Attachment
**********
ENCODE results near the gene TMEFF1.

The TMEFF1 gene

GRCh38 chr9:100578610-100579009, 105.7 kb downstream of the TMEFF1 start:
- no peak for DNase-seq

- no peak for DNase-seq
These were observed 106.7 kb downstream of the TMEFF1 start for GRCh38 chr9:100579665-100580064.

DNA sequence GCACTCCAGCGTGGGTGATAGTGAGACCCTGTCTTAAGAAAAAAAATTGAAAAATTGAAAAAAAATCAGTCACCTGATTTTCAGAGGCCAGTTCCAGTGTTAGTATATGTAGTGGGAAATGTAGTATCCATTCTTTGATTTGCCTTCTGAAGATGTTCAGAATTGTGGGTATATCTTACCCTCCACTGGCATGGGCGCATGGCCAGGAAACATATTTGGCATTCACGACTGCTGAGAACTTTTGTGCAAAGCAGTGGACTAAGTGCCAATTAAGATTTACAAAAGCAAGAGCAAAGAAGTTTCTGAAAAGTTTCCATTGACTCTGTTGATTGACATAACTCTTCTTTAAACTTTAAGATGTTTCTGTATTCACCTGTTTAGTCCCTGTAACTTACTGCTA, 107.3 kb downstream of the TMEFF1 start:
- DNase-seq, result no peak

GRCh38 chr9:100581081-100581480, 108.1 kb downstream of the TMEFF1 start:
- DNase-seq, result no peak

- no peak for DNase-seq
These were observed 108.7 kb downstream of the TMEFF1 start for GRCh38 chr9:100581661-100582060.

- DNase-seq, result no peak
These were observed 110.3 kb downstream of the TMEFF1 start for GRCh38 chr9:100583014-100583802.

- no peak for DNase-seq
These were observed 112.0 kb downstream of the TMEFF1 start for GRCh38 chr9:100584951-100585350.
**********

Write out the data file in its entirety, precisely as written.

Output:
ENCODE results near the gene TMEFF1.

The TMEFF1 gene

GRCh38 chr9:100578610-100579009, 105.7 kb downstream of the TMEFF1 start:
- no peak for DNase-seq

- no peak for DNase-seq
These were observed 106.7 kb downstream of the TMEFF1 start for GRCh38 chr9:100579665-100580064.

DNA sequence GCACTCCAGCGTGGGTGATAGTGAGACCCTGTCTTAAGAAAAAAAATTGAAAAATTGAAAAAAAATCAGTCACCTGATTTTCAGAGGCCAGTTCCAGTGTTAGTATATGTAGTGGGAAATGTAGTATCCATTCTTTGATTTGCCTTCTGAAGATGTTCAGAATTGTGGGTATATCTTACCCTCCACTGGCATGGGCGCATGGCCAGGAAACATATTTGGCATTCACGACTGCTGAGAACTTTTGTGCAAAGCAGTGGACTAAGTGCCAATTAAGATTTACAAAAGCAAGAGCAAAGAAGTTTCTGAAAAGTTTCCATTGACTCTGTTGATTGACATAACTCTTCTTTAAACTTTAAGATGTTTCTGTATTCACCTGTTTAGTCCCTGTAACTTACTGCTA, 107.3 kb downstream of the TMEFF1 start:
- DNase-seq, result no peak

GRCh38 chr9:100581081-100581480, 108.1 kb downstream of the TMEFF1 start:
- DNase-seq, result no peak

- no peak for DNase-seq
These were observed 108.7 kb downstream of the TMEFF1 start for GRCh38 chr9:100581661-100582060.

- DNase-seq, result no peak
These were observed 110.3 kb downstream of the TMEFF1 start for GRCh38 chr9:100583014-100583802.

- no peak for DNase-seq
These were observed 112.0 kb downstream of the TMEFF1 start for GRCh38 chr9:100584951-100585350.